Tanja A. Börzel
This article examines the characteristics of governance in the European Union (EU). It argues that the EU heavily relies on hierarchy in the making of its policies and that the network governance which systematically involves private actors in the policy process is hard to find in the EU. The article concludes that the EU is less characterized by network governance and private-interest government than by inter- and transgovernmental negotiations, on the one hand, and political competition between member states and subnational authorities, on the other.
This chapter analyzes how French public policy approaches have studied the influence of European integration on France’s domestic public policies. Starting from a review of the general literature on Europeanization, the chapter presents three periods in the study of Europeanization that characterize French and francophone research from the 1990s to the beginning of the 2000s: the discovery of European integration as factor of domestic change; the period where research imported comparative Europeanization questions from abroad; and, finally, the emancipation of French Europeanization research. The chapter stresses that while Europeanization research emerged concurrently in the French and international realms, part of the French approach, embedded in a cognitive framework, best subsumed under the heading of “réferentiel,” has gradually started to influence debates at the international level.
Robert Elgie, Emiliano Grossman, and Amy G. Mazur
The larger comparative theory-building and stocktaking goals and questions, and the plan of the book, are presented in this chapter. The major dynamics and developments of French political life are discussed in terms of explaining and understanding the evolution of French politics. The next section provides an overview of French political science to situate the analysis of the study of French politics both inside and outside France in the chapters that follow. The outside-in/inside-out approach of the book is next highlighted in terms of how the vast majority of the chapters follow a common three-part comparative framework: the development of the study of French politics first outside and then inside France and then the emerging research agenda. The chapter then outlines the book’s structure in three sections: conceptual foundations, large-scale processes, and comparative politics dimensions—institutions; parties, elections, and voters; civil society; and policy and policymaking, both domestic and international.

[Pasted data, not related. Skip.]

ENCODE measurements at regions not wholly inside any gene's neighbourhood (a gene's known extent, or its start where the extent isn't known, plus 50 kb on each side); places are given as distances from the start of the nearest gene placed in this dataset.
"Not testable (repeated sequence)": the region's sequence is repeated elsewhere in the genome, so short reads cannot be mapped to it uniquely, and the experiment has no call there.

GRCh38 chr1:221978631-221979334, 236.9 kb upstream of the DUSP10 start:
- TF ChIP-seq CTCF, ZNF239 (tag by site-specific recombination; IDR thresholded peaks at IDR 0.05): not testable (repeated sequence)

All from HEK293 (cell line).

Amy G. Mazur and Anne Revillard
This chapter maps out the international field of feminist comparative policy (FCP) and emerging gender policy studies in France in relation to each other. While French researchers have been involved with FCP projects and non-French scholars have contributed significantly to general understanding, knowledge, and theory on France, gender policy studies in France have maintained a distinctive twist, including more interdisciplinary connections, less formalization, less of an explicit feminist approach, and more use of in-depth qualitative methods. The distinct nature of French gender policy studies has underpinned its dynamism inside and outside France and has allowed French research to make significant contributions to comparative feminist policy studies at an international level. This strong comparative connection is reflected by the degree to which the research agendas of the French and international research communities converge around implementation studies and intersectionality.
Gianni Agnelli and Enrico Mattei both influenced Italian foreign policy. As manager of ENI, the national petroleum company, Mattei promoted deals with third world countries. At times these deals troubled the Americans. In particular, Mattei concluded an oil deal with the USSR in the late 1950s, opening up the Russian market for Italian industry. Italian diplomats eventually persuaded the US to accept the deal, arguing it favored the thawing of relations between East and West. Agnelli acted as Italy’s unofficial ambassador to the US, leveraging his political and business contacts to reinforce the relationship between Italy and the US, and assuaging American fears over Mattei’s or FIAT’s own activities. In particular, Agnelli was instrumental in 1976, reassuring the US that the entrance of the Communists in government would not prejudice Italy’s foreign policy.